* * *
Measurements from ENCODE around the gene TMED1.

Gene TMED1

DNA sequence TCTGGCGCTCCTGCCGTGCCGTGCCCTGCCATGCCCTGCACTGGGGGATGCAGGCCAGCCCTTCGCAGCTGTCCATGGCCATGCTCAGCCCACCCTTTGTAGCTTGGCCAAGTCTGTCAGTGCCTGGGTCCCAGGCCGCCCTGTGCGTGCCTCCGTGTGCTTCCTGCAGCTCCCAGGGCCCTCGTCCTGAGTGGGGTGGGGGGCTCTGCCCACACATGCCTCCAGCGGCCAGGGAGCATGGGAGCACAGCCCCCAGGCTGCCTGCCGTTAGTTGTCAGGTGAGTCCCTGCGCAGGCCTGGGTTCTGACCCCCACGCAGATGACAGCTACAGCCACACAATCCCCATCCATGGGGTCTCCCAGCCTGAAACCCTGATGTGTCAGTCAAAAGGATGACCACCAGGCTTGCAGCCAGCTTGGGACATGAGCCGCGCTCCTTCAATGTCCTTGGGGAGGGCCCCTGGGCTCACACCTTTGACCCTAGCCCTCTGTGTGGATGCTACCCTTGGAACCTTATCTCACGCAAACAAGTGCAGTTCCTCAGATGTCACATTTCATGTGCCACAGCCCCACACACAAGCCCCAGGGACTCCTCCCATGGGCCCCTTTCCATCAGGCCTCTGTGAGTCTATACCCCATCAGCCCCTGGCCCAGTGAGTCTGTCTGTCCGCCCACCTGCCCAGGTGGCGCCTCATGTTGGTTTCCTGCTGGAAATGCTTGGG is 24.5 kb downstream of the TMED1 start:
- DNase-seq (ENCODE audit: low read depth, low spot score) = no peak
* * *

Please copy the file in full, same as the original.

Measurements from ENCODE around the gene TMED1.

Gene TMED1

DNA sequence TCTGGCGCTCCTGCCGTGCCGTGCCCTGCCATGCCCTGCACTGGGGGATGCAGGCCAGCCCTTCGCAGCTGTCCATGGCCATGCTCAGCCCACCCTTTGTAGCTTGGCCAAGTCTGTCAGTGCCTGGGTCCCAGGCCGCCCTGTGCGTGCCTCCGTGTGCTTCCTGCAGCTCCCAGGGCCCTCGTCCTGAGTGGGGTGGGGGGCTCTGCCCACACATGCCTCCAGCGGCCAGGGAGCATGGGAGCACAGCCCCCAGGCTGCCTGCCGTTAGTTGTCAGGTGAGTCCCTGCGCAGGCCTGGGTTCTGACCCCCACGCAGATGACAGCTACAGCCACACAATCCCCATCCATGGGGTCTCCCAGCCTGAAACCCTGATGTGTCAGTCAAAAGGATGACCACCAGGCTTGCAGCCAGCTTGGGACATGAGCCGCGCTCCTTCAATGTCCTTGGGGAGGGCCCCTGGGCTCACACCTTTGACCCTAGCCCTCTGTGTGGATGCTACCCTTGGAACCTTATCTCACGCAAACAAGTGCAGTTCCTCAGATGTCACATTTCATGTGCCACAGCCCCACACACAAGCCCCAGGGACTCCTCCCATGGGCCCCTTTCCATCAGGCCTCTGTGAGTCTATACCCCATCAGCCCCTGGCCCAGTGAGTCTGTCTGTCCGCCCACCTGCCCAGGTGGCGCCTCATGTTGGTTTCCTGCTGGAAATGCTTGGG is 24.5 kb downstream of the TMED1 start:
- DNase-seq (ENCODE audit: low read depth, low spot score) = no peak